A few good apples

Ok, I must admit yesterday, I was reading some pro blogs and I came across two which not only impressed me but helped me to put a more positive spin on professional sports figures in my mind. I was happy to see two standup pro ball players who seem to be well rounded people as well, Kevin Slowey and Collin Balester.

Once in my lifetime, I held the sometimes unimportant role of a sports reporter. Many people I
presshat.jpgknew always asked how cool was it to be around these sports figures and I often just shrugged my shoulders and said it’s two fold, bad and good. I would tell people that ignorance is bliss and what they didn’t know allowed them to enjoy the game in a way I couldn’t.

Plain and simple, I like so many other sports reporters get to see what most the time the general public does not and sometimes it’s good and sometimes you wish you hadn’t seen it. Just because someone is a pro-sports player doesn’t automatically make them a good person or a bad one. They are all just like everyone else.  Imagine your favorite player and how you always root and cheer for this person. Imagine how you want to be like or maybe even have your children emulate. They can do no wrong. Now imagine this player who always seems to be kissing his wife and the perfect family man is actually paying a co-ed fan $100 bucks a week to keep her happy and “be” with him when he’s in town.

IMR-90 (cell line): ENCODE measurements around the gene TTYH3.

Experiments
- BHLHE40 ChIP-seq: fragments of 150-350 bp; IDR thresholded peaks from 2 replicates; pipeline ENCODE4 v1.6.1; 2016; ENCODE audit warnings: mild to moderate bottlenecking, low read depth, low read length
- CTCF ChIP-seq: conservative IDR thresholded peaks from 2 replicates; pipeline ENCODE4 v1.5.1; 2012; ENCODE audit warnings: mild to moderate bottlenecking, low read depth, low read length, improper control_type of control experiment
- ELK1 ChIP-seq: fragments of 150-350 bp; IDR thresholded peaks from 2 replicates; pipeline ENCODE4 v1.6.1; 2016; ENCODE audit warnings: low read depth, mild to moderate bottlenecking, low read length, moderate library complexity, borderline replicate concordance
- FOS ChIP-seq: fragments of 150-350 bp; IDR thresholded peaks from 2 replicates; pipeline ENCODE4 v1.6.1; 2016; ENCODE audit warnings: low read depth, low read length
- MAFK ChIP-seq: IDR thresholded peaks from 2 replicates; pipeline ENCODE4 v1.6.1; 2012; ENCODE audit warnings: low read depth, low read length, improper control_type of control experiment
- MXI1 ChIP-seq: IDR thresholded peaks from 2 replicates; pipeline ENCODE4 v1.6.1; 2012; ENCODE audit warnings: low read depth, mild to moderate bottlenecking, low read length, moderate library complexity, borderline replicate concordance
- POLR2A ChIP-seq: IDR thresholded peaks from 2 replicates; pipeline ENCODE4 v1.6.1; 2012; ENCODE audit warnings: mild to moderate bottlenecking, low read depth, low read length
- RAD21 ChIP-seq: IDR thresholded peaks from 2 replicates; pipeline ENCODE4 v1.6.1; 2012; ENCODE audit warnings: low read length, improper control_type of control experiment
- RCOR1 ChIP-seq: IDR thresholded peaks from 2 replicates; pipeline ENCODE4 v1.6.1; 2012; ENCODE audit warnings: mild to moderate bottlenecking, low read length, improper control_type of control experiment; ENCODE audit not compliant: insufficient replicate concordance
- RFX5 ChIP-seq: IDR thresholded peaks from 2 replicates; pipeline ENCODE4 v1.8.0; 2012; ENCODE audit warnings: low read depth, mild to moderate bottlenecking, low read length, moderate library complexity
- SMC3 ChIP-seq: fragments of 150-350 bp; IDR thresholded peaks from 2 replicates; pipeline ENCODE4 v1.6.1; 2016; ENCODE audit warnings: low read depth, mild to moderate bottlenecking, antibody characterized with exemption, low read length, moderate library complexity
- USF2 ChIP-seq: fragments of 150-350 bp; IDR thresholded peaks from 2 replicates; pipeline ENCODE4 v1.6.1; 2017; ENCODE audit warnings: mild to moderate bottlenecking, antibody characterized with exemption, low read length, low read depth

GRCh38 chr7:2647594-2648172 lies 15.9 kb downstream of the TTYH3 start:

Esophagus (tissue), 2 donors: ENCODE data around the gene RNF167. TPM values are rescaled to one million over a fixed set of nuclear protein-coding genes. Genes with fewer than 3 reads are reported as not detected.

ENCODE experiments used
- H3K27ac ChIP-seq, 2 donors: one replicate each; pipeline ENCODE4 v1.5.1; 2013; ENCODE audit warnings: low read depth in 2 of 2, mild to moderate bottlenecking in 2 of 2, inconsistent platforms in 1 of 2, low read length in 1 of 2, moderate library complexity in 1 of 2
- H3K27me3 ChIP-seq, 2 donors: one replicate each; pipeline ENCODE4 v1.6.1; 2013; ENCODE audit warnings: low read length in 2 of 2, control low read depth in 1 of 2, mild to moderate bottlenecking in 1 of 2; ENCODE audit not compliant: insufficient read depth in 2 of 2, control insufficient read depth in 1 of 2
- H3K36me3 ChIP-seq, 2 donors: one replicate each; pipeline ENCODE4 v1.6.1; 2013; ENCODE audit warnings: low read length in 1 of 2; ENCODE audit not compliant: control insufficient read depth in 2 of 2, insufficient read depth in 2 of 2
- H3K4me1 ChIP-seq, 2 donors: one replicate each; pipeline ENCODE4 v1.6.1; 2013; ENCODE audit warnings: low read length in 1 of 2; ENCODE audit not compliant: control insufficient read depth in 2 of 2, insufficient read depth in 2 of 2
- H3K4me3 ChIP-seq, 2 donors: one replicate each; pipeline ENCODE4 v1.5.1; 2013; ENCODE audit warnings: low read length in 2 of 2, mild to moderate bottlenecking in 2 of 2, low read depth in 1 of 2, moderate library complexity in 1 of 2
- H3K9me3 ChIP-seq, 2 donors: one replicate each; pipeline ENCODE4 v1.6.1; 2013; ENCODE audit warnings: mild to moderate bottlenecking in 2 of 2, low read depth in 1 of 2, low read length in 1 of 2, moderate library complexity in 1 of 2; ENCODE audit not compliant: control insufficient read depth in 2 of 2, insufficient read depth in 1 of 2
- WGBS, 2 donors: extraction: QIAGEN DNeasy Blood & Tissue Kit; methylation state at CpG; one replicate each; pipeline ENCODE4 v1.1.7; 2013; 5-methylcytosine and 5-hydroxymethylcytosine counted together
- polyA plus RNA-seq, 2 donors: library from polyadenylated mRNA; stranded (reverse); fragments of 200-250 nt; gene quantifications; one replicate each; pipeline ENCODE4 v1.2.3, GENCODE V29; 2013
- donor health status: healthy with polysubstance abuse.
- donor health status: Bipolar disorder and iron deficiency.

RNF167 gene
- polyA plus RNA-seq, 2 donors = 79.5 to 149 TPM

Imagine walking out of a press-player function very late and watching as a teammate is keeping look out as another is cheating on his wife in the back of his SUV. You just saw him in a magazine the other day talking about family life and success.

You get to see how a player has no regard for any fans because they are a nuisance and don’t care about that individual no matter the situation or circumstance.

Imagine the leader of your team who is legendary and is a complete *** of a person. He may be hall of fame quality on the field but a jerk when he leaves the stadium.You walked behind him as he and a teammate ridiculed a fan nearby, who minding her own business, was wearing an outfit they thought was funny.

This is not to say there are not good players who are good people. There are. I have seen some of the classiest people who are pro-players. You see them jump up to grab a tray of drinks from a waitress at a team event. You see them stop and chat and maybe give a tip or two to a fan. They are quick to help anyone even if it does slow them up or if they can’t stop. They are as classy as possible in apologizing to the person and any human can understand. They volunteer and give back to the community and never have their agent put out a presser to show what they are doing.

kevinslowey.jpgSo I was happy to read two blogs of men who seem to fit the classy
collinbalester.jpg profile. http://kevinslowey.mlblogs.com and http://collinbalester.mlblogs.com  I have to admit I don’t follow either of their teams in any depth but I genuinely wish them success in their careers. For a major leauger to respond to every question every fan asked or the other blogging on daily life and family and faith says to me they are beyond themselves and most likely good men and teammates.